Overall, this series isn’t perfect, but I thoroughly enjoyed these episodes and they’re definitely worth a watch.

Rating: 4 out of 5.

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DVD Review: Father Dowling Season Three


After a TV movie and two partial seasons, ABC gave the Father Dowling Mysteries a regular season of 22 episodes in 1990-91.

The same cast of regulars from Season 2 returned with Father Frank Dowling (Tom Boswell), Sister Steve (Tracy Nelson) investigating mysteries and Father Prestwick (James Stephens) and housekeeper Marie (Mary Wickes) providing comic relief.

The series maintained a pleasant, family friendly voice tone with likable characters. Steve does a lot of undercover work and handles most tasks well, but you don’t get the impression she’s unrealistically super competent in everything like during Season One.

Some of the past seasons had episodes that could more rightly be called “adventures”  than “mysteries,” but these are true mysteries. The plots are thought-out but never too intricate.

The one thing I did miss from Season Two was the little touches that made Father Dowling and Sister Steve seem more like a real Catholic priest and nun. Except as discussed below, they don’t do anything to cut against that idea other than the fact that the two can always run off to investigate a mystery.

My favorite episodes of this season is, “The Christmas Mystery.” It’s a nice mystery with a few suspect twists, but it’s a fun Christmas treat and there aren’t enough good Christmas mysteries out there. In, “The Moving Target Mystery,” a contract killer comes into Father Dowling’s confessional and confesses he was hired to kill him. He is backing out because he won’t kill a priest but somebody else will. It’s a good set up for a story.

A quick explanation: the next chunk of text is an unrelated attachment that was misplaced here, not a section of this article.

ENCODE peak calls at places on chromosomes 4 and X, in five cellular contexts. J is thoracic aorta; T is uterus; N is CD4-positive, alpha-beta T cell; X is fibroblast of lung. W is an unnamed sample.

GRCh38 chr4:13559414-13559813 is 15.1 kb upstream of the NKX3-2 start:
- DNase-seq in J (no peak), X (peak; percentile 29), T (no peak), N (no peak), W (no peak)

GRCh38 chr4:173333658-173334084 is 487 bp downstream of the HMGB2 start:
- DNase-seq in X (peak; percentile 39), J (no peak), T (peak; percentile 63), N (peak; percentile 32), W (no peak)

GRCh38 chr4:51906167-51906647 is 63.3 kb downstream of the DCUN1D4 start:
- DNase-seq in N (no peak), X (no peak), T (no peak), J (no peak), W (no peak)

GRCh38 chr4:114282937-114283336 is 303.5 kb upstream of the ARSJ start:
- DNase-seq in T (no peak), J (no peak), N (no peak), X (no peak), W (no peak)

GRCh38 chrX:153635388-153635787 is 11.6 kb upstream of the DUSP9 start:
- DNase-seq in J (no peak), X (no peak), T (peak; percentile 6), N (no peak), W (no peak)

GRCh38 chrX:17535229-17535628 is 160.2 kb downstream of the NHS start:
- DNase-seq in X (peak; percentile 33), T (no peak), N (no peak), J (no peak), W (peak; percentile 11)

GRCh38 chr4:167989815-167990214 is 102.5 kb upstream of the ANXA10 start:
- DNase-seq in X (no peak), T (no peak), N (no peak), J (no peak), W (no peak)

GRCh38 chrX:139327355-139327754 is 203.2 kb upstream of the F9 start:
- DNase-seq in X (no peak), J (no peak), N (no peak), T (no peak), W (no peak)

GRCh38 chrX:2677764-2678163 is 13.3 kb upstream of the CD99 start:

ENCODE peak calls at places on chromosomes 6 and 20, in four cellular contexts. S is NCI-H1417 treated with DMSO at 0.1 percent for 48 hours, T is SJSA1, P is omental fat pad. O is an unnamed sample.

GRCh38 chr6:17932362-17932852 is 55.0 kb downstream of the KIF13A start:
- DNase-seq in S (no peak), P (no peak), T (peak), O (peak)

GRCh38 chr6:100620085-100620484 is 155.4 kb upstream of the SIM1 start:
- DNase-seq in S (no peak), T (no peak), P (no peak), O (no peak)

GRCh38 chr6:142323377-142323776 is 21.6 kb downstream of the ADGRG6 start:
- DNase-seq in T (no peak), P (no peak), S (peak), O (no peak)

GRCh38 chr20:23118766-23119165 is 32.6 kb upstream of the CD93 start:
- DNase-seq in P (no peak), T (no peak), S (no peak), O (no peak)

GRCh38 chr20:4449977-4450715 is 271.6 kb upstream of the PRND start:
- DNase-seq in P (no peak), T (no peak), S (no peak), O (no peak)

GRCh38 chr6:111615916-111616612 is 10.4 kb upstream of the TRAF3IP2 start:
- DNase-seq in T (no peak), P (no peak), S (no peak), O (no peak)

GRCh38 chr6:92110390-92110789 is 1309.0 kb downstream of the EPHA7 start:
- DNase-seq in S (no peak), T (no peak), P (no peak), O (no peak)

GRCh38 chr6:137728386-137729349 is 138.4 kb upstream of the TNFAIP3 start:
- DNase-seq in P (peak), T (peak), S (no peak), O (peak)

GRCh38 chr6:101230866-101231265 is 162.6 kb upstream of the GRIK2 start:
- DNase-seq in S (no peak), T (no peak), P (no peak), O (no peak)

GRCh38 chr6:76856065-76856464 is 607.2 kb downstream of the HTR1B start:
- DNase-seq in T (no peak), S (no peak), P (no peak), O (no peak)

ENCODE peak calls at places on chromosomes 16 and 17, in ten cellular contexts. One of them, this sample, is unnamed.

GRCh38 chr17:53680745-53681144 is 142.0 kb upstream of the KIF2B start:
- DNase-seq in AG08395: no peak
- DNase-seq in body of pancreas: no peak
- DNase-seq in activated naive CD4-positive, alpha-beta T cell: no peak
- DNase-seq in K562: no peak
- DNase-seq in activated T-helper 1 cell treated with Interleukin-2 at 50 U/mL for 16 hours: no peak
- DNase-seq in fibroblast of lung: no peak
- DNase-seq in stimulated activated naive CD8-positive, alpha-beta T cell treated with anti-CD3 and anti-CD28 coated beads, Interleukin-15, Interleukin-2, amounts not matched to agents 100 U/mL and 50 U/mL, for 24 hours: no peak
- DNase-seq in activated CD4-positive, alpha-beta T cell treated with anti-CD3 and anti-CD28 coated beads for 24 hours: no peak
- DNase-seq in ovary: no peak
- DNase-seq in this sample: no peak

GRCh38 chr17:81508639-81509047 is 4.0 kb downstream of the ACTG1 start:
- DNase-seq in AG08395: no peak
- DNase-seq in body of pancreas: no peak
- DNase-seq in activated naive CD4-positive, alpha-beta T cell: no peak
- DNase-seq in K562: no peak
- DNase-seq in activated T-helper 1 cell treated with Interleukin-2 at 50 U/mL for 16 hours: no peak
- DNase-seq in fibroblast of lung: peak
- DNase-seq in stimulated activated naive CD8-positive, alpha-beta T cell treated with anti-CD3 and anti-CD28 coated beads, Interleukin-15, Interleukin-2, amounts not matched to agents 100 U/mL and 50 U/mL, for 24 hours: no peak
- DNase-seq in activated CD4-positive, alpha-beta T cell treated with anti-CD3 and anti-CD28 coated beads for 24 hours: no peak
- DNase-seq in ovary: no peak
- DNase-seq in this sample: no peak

The “Fugitive Priest Mystery,” finds Father Dowling on the run thanks to his evil twin Blaine, and he has to clear his name and find out what Blaine’s up to. “The Hard-Boiled Mystery,” is my favorite episode of the season. Father Dowling goes to have words with a writer who decided to write a story based on Father Dowling. It’s set during the 1930s with Dowling as a hard-boiled priest-detective. We flash from the present to the hard-boiled detective scenes and they’re absolutely hilarious.

On the downside,  some stories just didn’t work. After having an angel in Season 2, the writers decided, “How about having Father Dowling encounter the devil?” Thus we were given, “The Devil and the Deep Blue Sea Mystery.” What we get is a Hollywood version of the devil who is defeated by a plot ripped off from, “The Devil and Daniel Webster.” The story introduces an older brother for Steve and contradicts a previous season’s story featuring Steve’s younger brother. Further, it has the characters acting really out of character. It’s the worst episode of the series.

“The Consulting Detective Mystery,” is a bit of clunker. Father Dowling makes a deduction as to who committed a crime. He’s wrong, leading to an innocent ex-con losing his job. This leads to Sherlock Holmes appearing in order to restore Father Dowling’s confidence. It’s not a great setup and the actor playing Holmes doesn’t work. It’s not as bad as, “The Devil and the Deep Blue Sea Mystery,”  but it’s weak and poorly executed.

The rest of the box set is serviceable and fun. Father Dowling was never a big budget show, and it never featured television’s most clever mystery writers. It was a show you could enjoy with the whole family. Another reviewer described the show as “cute,” and I’ll go with that. This season, in particular, features Father Dowling and Sister Steve working to save a cute zoo monkey framed for murder. It’s easy viewing with a bit of nostalgia for simpler times thrown into the deal.

Rating: 3.5 out of 5.0